When the paralyzed teenager matures into the paralyzed adult, the results are just nauseating. Everywhere Zach Braff shows up, he plays the same character: a hapless, sweet guy who needs one or several take-charge women to shape him up and help him resolve his issues. In Scrubs, the pain this causes is relieved by Dr. Cox, who, like Dr. Gregory House, is Humphrey Bogart rather than Holden Caulfield. In Garden State, nobody does show up to make things better, and Natalie Portman has to work so hard that, were it not for her epilepsy helmet, her head would probably explode.

The worst element of the new romantic movement is its regressive tendency. Even the “sweet” core of comedies like Superbad, Napoleon Dynamite or American Pie is inseparable from the emphasis on adolescence. Watching movies and television shows (i.e. The OC) about high school is reassuring because it makes us feel as though we’ve earned the right to look back with a knowing chuckle on when we were as naive as all that. But, as I suggested in my earlier post on reflexivity, this distance doesn’t necessarily lead anywhere: on its own, it isn’t capable of creating new content. Holding hands isn’t even something 12-year olds do that much; the omnipresence of hand-holding as an image of innocent childhood romance disguises the fact that, at least in terms of cultural representations, emotional dynamics don’t change that much between 18 and 28. What changes, out of necessity, is the level of concern with practical matters. There’s nothing particularly sweet about the romantic quest in Sex and the City, for example, and the message certainly isn’t “be kind.” Thus the nostalgia for adolescence is as desperate as it is superior, because what adolescence really represents is a period when there was enough time, and enough unknowns, that romances felt less arranged. In absence of that real slow time, we are back to simulation and the montage promises of the commercial.

In other words, the problem isn’t honesty. From a certain smarmy point of view, it’s honest to go around telling people you want to sleep with them. The problem is that people are trying to meet perceived sexual and romantic needs in the midst of demanding, or else unsatisfying, waking lives, and doing so under conditions of continual unfamiliarity. You can hurry love, but not without changing it in the process.

This is not to say that honesty is impossible. There are lots of honest artists out there, if by that one means something like “articulate memoirists.” It’s just that our definitions of honesty are inseparable from our ideas about self-understanding: distinctively honest artists produce confessions and acts of self-therapy from inside their own private worlds. Their subject is still aloneness, and there’s nothing necessarily sexual about it, or even honest when it comes to other people:

Can’t you see I’m trying
I don’t even like it
I just lied to get to your apartment
-
The Strokes

Twee can be, as the saying goes, pulled off quite easily. It can be acted. One of the best twee songs out there, “We’re Going To Be Friends,” which was used during the opening credits for Napoleon Dynamite, was performed by the White Stripes, who are also heavy into sleazy, macho electric blues. And we’re still in a world of name brands: the White Stripes developed a color scheme (the same candy-cane motif as Target) and a gossip scheme (brother/sister? husband/wife?). As for Napoleon Dynamite, well, you’ve seen the T-shirts. We encourage you to vote for Pedro.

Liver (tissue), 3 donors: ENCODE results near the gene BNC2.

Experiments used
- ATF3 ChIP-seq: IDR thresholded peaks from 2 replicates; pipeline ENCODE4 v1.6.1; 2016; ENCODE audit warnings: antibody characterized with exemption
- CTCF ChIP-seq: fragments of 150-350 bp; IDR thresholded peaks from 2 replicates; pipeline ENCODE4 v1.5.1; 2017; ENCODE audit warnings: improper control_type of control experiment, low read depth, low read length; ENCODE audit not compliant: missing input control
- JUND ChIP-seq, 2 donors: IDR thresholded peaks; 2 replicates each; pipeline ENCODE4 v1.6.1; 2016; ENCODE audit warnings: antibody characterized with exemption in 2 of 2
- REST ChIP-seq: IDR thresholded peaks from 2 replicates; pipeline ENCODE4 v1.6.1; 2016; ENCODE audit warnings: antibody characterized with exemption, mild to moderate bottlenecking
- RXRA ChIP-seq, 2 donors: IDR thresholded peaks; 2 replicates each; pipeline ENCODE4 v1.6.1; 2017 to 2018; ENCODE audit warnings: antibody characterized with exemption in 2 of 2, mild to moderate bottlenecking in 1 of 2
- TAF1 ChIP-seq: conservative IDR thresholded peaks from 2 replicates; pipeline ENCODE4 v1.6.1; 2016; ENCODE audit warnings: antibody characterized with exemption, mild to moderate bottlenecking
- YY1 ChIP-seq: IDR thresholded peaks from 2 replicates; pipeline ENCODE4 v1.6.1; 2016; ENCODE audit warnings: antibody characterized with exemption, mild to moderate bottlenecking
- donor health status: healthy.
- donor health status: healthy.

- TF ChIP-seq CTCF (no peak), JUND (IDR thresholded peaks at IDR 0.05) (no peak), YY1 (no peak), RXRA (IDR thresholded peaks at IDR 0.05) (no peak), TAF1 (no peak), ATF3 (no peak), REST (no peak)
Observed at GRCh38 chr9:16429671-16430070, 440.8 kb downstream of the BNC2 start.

The Chickens Come Home To Roost: The Game

In the new world of advertising, the advertisers are, like you, alienated from their own mediums. They’re not corny, and they’re not trying to be plain-spoken. Gone are the days of the serious confidante with the sensible haircut, who looks straight at the camera and tells you how many doctors prefer Tylenol. Modern commercials are absurd and often extremely indirect; in order to know what the product is, you might have to go to the website (as with the Lincoln/beaver ads for sleeping pills, with the tagline “They miss you”), or you might have to wait until the final second of a 30-second ad. The new ad for Herbal Essences shampoo subverts the traditional image of a woman tossing her glossy hair with a grungy biker tossing his glossy hair. If a commercial is going to go vulgarly over-the-top, like the Axe deodorant ads where a thousand women rush one man spraying it on, there will be a ludicrous Ben Hur soundtrack to let you know that Axe Corp. also finds it all quite silly.

So our response to advertisements has softened. We resent them less, and periodically even recommend them to each other. In addition, we tend to act as though the matter of advertisement has been settled. We accept its omnipresence, and we accept that certain demographics (including politicians and performers) will always be on the hustle. For example, it is obvious to everyone that the “contest” between rappers 50 Cent and Kanye West over album sales is a sales ploy, but no-one resents them for putting on the pageant.

Now, of course, it’s irritating if somebody gives you the hard sell. Nobody wants another round of the Dale Carnegie school of aggressively friendly networking. But then nobody wants to see an old school, “trust 4 out of 5 experts” advertisement either. A guy like Mystery isn’t modeling himself after John D. Rockefeller. He’s modeling himself after Prince; who says other guys can’t change their names just because they don’t have recording contracts? Rock stars and movie stars don’t have the same names as other people, don’t dress like other people, and don’t act like other people; they fulfill all kinds of fantasies, most of which are on display on American Idol (not to mention America’s Next Top Model, from which Mystery’s show shamelessly cribs). But again, American Idol depends on a line drawn between contestants and non-contestants, winners and losers, which exists only through the show’s own arbitrary structure. There are no fixed limits on who gets to simulate being a rock star, and who doesn’t. So Mystery tells people to change their names, to dress like rock stars (“peacock theory”), and to act with the diffidence of a celebrity. At the end of Superbad, the cops pretend to be dragging McLovin off to jail so that he will have more cred.